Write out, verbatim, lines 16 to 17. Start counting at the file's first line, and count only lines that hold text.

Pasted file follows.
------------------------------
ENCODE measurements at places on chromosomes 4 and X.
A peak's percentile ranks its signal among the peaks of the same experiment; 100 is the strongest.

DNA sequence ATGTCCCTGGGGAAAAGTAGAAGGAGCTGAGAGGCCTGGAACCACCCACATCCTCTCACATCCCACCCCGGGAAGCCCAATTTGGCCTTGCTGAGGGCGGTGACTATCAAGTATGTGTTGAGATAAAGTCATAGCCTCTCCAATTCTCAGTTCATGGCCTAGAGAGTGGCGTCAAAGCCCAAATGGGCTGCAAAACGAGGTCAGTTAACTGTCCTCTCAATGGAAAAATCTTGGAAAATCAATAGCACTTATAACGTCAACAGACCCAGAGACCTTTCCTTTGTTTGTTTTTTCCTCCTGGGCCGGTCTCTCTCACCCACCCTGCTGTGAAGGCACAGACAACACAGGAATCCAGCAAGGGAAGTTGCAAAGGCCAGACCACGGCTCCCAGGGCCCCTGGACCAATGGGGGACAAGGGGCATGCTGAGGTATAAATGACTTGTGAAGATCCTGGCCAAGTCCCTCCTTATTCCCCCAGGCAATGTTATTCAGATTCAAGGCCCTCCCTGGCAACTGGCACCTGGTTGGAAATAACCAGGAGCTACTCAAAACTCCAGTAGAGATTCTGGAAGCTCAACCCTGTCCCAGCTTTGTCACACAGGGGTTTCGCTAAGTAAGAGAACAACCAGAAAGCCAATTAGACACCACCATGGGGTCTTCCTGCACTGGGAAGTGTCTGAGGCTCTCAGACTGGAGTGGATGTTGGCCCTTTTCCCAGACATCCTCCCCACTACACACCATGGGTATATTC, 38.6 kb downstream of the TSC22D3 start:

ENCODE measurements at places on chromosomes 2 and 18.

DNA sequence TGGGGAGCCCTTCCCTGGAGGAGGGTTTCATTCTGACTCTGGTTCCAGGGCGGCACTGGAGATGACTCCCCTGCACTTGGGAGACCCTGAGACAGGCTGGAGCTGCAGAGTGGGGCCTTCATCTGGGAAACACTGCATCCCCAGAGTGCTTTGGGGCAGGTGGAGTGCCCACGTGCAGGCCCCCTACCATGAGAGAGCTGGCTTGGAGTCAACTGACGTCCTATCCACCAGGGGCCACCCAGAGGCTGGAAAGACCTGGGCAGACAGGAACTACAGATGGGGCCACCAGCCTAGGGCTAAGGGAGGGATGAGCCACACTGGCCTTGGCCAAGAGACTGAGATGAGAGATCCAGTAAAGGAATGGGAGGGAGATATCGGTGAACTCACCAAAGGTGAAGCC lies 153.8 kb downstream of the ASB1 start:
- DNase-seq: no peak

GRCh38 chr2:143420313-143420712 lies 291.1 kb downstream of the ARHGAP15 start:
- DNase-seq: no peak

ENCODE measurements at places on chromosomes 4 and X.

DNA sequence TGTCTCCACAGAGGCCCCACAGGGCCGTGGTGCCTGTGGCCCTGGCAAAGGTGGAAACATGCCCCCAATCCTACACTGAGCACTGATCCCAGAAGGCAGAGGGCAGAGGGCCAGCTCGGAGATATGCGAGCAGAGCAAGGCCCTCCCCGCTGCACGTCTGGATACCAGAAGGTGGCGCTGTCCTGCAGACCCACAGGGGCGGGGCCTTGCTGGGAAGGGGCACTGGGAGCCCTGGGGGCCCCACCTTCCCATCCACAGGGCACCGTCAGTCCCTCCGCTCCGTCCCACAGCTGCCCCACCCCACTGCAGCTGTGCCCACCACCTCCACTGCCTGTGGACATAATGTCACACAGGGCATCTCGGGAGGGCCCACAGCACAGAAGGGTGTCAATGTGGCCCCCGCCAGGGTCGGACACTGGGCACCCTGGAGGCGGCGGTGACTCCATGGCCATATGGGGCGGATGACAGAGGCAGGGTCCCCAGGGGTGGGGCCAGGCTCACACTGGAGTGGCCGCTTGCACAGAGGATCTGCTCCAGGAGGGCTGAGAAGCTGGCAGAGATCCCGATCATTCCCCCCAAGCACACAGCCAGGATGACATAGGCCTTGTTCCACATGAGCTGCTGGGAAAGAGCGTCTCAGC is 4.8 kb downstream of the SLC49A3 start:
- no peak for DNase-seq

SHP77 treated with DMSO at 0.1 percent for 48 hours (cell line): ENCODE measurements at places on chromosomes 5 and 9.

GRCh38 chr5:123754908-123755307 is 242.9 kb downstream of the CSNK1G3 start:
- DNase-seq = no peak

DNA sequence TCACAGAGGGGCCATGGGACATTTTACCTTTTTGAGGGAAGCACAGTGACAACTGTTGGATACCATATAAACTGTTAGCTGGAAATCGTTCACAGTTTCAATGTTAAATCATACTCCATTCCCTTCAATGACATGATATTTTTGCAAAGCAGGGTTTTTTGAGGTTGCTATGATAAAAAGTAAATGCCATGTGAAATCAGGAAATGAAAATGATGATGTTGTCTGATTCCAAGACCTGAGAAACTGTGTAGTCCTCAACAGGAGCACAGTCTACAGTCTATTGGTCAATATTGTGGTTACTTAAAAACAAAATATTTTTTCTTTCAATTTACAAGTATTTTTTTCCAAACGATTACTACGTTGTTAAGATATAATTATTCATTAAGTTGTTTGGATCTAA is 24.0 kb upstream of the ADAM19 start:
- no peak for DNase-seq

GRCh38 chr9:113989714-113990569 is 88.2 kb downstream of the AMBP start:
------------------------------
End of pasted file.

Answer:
- no peak for DNase-seq

GRCh38 chr9:113989714-113990569 is 88.2 kb downstream of the AMBP start: